News ID: 323526
Published: 0934 GMT August 16, 2022

Salt domes in desert areas of Iran

Salt domes in desert areas of Iran
salt

In desert areas of the world, we can see various types of landforms. Some of these landforms are developed by structural or evaporative agents and belong to extraterrestrial materials (natural objects now on Earth that originated in outer space). However, there are several structural landforms in the desert areas of Iran.

The meteorites, rocks that falls to Earth from space, and salt domes have attracted the attention of many scientists and tourists to desert areas of Iran during the recent years.

A salt dome is a structural landform created when salt (or other evaporite minerals) intrudes into overlying rocks in a process known as diapirism. Salt domes can have unique surface and subsurface structures, and they can be discovered using techniques such as seismic reflection.

The salt domes of Iran are located in great distances to human development manifestations and seem to be relatively pristine. They have spectacular and outstanding universal values for desert areas of Iran. Some of the salt domes of Iran are unique in the world. In fact, Iran is one of the most famous countries of the world regarding its salt domes. They are located in the southern, central, northern and northwestern parts of the country.

About 300 salt domes have been identified in different parts of Iran including 54 in Kavir Desert and 48 in the northwestern part of the country in Zanjan, East Azarbaijan and West Azarbaijan provinces. A variety of landforms have also been developed in the salt domes, the most important of which are salt springs, salt rivers, sinkholes, salt glacier and tunnels.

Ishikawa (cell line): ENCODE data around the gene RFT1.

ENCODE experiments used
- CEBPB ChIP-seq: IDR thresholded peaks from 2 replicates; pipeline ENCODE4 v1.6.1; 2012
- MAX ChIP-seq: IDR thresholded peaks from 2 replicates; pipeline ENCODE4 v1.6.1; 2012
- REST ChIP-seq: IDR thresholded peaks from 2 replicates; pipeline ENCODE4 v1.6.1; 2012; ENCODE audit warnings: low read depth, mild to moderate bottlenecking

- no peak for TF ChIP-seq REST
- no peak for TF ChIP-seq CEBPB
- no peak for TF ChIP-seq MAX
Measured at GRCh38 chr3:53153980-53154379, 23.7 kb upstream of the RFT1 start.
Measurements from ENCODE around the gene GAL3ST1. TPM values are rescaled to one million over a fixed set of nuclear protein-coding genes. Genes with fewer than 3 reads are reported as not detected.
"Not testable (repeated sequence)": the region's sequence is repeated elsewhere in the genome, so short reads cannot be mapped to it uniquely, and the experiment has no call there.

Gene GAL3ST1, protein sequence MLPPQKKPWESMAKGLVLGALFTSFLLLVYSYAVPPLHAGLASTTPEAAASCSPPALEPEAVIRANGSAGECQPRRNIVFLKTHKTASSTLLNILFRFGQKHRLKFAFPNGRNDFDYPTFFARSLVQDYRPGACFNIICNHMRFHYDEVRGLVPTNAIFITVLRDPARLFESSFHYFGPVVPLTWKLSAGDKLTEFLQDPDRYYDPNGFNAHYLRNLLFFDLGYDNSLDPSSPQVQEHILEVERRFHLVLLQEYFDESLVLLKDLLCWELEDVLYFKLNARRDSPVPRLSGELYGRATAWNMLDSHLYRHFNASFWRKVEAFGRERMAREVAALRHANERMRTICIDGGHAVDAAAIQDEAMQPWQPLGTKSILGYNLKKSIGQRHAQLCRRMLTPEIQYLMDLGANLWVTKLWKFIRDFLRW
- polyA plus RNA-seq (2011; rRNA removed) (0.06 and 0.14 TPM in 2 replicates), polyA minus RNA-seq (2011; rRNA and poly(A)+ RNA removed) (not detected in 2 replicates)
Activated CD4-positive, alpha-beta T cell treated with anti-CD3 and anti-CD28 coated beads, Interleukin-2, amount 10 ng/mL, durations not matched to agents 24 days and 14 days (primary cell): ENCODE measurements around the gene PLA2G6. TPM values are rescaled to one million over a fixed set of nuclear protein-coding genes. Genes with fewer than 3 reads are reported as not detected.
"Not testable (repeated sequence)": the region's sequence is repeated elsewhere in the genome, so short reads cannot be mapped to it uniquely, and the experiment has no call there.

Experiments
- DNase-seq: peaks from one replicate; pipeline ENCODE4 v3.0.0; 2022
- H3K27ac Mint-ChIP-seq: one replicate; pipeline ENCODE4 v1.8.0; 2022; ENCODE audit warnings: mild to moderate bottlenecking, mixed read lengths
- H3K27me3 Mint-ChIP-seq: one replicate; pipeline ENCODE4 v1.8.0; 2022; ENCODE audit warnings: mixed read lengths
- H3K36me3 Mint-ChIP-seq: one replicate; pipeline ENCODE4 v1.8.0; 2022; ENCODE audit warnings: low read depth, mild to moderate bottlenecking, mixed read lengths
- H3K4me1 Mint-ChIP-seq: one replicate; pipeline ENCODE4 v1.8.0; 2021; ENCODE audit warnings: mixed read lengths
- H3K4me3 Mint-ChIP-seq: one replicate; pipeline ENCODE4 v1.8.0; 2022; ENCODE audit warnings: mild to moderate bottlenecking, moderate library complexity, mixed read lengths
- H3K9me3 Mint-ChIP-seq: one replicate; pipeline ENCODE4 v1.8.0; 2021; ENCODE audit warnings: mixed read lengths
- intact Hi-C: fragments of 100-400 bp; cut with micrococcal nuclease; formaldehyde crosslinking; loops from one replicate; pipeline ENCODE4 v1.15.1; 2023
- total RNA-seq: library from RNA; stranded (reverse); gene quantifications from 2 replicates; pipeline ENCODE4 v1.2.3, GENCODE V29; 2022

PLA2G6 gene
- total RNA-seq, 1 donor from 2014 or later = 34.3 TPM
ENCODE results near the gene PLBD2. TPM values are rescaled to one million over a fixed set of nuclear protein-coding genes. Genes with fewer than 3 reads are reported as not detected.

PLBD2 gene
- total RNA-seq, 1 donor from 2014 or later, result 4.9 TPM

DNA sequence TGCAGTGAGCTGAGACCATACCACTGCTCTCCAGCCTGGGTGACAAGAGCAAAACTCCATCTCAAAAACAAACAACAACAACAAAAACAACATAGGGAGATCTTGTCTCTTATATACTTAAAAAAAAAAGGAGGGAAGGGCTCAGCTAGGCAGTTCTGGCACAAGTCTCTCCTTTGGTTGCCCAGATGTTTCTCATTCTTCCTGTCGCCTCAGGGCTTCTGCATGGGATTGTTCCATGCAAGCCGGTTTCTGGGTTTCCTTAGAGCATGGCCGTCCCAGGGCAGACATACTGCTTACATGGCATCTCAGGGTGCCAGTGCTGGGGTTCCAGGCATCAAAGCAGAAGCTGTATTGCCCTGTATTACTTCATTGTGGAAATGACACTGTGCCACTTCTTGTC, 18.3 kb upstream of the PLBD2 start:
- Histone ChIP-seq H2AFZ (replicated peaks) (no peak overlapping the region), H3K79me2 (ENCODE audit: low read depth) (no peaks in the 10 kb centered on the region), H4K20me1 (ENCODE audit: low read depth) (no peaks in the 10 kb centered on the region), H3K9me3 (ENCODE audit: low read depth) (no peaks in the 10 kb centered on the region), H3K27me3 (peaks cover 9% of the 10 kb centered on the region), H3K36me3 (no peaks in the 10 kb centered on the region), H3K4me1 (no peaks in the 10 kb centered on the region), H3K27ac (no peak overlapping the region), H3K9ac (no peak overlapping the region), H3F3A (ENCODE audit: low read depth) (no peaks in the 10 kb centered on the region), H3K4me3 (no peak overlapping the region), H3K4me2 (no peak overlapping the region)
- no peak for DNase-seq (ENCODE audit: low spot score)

Salt glaciers are among the most spectacular landforms in salt domes of Iran. In fact, salt glaciers are extruded from rising salt domes. They flow at mean rates of a few meters per year down into an adjacent synclinal valley.

A salt glacier can have the full width of its source dome, may extend to lengths of 5-10km where topography permits uninterrupted flow, and can even over-ride minor escarpments.

The salt domes in many cases affected fresh water and made water unsuitable for agriculture and drinking consumptions. In fact, one of the most crucial problems faced by people living in the desert areas is pollution of fresh water by evaporative sediments. However, the salt domes generate some positive economic effects for the regions, including:

 

● Development of geotourism, geoparks and even world heritage sites: One of the most visited salt domes in Iran is Namakdan Salt Dome in Qeshm Island Geopark in the southern province of Hormuzgan.

● Development of health tourism: Inhaling the air full of salt is useful for health and can cure asthma and some allergies. Many salt mines in different areas of Iran are suitable for the purpose. The salt domes of Chehrabad located in Zanjan Province and the salt cave located near Garmsar in central province of Semnan are appropriate sites for salt therapy.

● Use of meditation:  It is attractive for many visitors travelling to the desert areas. Many salt domes in Iran are far from the crowded cities and villages and, thus they are very suitable places for meditation.

● Development of scientific tourism: A large number of scientists travelled to the desert areas of Iran to study about the salt domes and for many students the areas are suitable places for exploration and learning about formation and evolution of salt diapirs.

 

 

The above is a lightly edited version of a part of a chapter titled “Other Desert Landforms” from a book named ‘Desert Landscapes and Landforms of Iran’ written by Mehran Maghsoudi and published by Springer in 2020. The photos originally appeared in the book.

 

   
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